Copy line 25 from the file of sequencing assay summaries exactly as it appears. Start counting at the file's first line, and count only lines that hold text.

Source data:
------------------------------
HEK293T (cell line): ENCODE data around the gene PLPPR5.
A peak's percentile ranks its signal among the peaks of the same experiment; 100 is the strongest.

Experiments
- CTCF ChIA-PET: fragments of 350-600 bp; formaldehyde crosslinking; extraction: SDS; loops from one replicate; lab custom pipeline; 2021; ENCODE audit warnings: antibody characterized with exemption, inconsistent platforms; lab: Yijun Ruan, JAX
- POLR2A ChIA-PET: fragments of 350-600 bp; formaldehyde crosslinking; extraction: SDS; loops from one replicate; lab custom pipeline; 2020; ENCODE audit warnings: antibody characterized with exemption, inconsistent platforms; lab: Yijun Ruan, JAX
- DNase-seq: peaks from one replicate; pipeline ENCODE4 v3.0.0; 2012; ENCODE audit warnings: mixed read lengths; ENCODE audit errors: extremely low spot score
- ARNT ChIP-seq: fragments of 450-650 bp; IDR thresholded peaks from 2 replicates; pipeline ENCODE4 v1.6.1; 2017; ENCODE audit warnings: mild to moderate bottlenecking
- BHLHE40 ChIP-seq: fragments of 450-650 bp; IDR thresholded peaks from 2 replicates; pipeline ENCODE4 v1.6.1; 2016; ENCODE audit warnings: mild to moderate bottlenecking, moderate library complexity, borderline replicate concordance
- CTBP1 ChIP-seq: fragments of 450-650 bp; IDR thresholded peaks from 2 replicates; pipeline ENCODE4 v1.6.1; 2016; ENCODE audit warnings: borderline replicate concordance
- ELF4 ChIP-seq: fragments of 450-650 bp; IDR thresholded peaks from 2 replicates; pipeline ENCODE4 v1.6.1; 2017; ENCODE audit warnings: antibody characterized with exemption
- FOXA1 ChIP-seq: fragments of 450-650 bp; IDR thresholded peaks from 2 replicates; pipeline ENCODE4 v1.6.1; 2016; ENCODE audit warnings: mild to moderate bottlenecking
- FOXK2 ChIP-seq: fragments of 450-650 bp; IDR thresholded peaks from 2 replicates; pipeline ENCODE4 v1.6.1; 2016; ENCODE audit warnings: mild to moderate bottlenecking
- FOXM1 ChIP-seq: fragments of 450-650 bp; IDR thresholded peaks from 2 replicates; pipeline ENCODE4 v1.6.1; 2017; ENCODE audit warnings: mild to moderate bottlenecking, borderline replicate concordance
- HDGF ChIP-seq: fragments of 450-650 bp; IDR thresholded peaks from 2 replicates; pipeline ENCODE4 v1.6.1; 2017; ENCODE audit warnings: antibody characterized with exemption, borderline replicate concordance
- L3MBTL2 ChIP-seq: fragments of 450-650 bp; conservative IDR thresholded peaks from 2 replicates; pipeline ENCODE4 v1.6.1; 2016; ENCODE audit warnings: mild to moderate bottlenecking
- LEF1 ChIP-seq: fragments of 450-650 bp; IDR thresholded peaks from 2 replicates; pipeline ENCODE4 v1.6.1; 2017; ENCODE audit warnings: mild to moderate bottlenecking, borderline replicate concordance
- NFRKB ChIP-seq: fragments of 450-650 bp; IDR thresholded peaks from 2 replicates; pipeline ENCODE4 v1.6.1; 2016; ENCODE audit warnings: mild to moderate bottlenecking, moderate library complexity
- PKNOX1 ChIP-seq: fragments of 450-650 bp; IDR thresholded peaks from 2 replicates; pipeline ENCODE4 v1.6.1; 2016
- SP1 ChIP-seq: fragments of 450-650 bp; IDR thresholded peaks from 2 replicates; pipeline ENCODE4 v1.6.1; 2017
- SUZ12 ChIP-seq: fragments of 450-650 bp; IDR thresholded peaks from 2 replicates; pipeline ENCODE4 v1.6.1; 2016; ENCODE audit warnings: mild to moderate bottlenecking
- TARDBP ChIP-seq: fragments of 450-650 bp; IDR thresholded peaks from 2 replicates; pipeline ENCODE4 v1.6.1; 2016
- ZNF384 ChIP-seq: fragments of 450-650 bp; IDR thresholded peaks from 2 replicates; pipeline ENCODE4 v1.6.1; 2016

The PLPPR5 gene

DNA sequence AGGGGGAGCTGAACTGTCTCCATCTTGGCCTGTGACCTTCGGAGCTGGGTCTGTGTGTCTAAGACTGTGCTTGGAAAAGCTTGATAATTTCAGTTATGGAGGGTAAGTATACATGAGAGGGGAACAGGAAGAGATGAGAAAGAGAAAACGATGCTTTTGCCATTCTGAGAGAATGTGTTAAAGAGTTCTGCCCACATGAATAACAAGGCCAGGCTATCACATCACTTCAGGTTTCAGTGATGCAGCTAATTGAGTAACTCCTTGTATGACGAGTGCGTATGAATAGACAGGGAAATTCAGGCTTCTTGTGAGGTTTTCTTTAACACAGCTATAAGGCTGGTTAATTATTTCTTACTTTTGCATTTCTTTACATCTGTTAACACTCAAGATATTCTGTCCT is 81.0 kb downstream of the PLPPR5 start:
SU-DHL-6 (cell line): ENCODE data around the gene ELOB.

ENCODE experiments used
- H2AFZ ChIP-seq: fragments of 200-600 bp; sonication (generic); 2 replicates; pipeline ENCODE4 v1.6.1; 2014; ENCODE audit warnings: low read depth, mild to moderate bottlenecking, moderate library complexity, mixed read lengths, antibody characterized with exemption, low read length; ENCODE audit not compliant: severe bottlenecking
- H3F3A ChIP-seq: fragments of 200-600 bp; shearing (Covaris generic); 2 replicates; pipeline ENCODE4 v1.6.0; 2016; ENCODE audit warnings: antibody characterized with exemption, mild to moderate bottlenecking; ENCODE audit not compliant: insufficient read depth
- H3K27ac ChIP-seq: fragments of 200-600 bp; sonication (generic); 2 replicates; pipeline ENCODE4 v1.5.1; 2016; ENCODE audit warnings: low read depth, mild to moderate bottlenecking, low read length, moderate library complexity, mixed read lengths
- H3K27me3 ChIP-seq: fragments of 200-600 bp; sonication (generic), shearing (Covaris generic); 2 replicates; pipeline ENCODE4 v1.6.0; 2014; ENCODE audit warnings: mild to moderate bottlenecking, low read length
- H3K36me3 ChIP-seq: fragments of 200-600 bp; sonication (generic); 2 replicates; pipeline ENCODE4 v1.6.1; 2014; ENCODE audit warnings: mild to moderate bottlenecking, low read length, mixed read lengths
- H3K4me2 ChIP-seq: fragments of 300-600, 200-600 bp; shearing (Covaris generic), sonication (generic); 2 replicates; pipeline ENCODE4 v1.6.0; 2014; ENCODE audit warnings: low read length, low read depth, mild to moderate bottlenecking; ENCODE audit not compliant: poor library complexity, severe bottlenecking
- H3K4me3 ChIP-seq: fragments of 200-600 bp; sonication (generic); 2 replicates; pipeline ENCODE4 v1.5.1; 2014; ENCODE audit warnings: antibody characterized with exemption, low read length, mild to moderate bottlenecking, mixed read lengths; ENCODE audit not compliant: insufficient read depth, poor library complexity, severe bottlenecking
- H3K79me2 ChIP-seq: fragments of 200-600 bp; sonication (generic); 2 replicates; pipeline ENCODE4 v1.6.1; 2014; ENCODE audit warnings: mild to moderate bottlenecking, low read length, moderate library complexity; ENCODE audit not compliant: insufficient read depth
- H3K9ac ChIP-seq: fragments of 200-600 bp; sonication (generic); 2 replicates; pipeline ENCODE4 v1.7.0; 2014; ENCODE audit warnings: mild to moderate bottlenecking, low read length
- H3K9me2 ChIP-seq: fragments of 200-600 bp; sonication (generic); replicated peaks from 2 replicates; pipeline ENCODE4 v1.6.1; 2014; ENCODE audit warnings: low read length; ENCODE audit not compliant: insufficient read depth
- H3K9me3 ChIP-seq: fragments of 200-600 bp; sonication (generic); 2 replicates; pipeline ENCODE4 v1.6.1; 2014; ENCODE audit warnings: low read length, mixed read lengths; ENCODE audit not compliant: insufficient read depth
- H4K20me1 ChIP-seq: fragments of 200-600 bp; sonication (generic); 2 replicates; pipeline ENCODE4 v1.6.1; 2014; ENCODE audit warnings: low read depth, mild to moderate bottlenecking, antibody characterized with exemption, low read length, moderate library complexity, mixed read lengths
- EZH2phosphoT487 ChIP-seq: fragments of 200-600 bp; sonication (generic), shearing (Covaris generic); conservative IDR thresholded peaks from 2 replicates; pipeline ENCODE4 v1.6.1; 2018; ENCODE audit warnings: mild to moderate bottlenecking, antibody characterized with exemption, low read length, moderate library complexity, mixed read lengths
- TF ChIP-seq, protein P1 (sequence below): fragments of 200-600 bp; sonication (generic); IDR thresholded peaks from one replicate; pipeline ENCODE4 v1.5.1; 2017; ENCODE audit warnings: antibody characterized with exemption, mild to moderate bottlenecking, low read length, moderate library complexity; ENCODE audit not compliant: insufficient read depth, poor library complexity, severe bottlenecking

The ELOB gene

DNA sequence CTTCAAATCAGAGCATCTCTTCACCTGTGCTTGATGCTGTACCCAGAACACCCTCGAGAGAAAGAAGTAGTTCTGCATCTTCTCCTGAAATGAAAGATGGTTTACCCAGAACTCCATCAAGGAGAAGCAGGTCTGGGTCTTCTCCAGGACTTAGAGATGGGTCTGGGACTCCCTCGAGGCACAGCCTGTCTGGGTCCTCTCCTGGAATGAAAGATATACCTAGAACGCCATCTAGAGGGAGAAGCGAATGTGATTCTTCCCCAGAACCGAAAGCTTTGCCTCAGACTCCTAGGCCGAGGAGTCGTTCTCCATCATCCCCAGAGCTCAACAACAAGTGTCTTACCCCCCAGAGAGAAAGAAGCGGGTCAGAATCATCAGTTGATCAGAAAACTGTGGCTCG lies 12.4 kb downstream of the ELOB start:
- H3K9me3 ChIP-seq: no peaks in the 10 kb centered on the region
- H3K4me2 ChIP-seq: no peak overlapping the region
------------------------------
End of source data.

SU-DHL-6 (cell line): ENCODE data around the gene ELOB.